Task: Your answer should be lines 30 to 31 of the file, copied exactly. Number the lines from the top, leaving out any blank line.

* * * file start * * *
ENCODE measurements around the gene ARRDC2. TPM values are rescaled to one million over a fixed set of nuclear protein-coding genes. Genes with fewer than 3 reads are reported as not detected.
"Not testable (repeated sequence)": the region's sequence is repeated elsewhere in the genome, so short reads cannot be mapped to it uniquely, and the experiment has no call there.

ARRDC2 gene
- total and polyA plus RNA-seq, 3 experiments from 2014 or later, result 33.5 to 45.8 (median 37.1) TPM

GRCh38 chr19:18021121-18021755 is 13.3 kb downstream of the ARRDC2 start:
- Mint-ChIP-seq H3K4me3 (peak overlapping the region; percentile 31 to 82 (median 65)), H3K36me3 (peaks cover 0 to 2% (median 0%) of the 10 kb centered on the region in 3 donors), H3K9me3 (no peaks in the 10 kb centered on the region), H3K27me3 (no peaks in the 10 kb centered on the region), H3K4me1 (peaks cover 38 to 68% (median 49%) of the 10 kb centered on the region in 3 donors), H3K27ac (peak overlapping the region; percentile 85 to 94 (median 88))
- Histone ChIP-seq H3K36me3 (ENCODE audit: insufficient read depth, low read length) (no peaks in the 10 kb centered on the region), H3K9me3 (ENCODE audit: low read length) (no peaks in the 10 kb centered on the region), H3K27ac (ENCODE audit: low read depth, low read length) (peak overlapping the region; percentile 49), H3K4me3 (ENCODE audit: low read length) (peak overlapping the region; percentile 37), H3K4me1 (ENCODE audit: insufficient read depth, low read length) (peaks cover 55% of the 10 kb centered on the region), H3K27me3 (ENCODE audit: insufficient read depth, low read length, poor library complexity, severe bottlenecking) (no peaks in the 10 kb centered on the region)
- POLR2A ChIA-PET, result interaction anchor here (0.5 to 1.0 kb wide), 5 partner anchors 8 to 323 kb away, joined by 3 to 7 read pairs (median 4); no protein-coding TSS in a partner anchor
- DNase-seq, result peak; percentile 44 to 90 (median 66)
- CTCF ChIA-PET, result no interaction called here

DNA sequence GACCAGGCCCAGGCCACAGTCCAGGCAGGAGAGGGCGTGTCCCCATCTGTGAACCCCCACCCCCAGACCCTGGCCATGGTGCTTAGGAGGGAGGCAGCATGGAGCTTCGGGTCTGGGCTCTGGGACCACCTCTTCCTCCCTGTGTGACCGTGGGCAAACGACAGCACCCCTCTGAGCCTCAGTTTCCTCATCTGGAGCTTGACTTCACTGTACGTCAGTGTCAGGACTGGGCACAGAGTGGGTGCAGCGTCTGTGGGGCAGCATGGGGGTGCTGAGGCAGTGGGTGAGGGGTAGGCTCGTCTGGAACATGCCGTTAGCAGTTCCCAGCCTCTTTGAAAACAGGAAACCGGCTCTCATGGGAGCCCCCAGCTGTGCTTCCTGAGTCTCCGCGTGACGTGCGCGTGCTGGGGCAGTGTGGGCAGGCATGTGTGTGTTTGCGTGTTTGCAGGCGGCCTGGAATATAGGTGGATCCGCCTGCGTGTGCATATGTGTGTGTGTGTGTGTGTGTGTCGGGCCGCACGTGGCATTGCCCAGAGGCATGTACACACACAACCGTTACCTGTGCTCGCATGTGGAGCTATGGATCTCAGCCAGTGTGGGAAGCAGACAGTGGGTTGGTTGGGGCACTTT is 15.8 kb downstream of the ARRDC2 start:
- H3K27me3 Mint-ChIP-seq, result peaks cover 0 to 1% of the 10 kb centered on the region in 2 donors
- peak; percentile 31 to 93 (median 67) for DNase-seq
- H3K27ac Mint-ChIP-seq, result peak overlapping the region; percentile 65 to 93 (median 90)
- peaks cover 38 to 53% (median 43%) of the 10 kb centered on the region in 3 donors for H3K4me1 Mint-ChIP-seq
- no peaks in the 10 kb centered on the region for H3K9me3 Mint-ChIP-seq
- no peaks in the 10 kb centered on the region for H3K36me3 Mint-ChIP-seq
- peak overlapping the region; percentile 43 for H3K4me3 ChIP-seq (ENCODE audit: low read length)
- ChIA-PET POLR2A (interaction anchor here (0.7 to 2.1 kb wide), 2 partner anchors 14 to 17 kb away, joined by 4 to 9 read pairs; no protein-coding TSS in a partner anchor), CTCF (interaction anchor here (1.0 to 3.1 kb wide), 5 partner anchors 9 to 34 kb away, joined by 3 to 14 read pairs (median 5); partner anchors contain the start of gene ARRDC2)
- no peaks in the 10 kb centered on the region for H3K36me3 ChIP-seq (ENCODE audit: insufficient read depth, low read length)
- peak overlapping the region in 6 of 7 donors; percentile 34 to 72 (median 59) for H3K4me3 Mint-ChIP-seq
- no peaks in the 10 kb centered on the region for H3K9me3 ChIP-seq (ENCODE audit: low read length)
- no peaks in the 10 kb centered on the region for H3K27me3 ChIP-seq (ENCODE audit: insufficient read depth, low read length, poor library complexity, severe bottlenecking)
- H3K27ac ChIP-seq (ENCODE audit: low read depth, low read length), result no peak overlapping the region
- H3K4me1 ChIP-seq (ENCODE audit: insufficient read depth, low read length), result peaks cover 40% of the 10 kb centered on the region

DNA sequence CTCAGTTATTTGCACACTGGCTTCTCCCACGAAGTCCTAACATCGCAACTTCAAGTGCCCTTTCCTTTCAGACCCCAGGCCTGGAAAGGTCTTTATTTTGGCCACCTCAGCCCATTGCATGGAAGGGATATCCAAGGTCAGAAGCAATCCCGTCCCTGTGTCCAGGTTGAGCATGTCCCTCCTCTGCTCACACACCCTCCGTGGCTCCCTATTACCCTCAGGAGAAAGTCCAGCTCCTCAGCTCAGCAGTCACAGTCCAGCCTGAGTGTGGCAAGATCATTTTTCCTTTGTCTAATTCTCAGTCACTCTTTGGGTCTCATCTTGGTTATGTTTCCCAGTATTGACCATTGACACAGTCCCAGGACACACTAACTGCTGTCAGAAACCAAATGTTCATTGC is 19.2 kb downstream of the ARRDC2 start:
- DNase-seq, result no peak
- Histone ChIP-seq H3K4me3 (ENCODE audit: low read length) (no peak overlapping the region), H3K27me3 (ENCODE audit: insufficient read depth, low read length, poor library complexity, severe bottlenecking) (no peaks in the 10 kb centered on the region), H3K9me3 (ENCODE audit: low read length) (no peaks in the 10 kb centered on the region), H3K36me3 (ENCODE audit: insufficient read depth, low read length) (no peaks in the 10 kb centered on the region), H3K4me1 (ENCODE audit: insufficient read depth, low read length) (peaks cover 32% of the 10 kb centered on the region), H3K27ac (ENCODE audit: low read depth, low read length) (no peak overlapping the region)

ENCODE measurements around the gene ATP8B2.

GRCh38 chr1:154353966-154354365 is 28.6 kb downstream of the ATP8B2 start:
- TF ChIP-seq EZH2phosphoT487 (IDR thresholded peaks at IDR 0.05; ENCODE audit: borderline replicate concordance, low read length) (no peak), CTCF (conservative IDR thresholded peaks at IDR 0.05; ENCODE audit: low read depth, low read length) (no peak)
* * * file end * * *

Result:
GRCh38 chr1:154353966-154354365 is 28.6 kb downstream of the ATP8B2 start:
- TF ChIP-seq EZH2phosphoT487 (IDR thresholded peaks at IDR 0.05; ENCODE audit: borderline replicate concordance, low read length) (no peak), CTCF (conservative IDR thresholded peaks at IDR 0.05; ENCODE audit: low read depth, low read length) (no peak)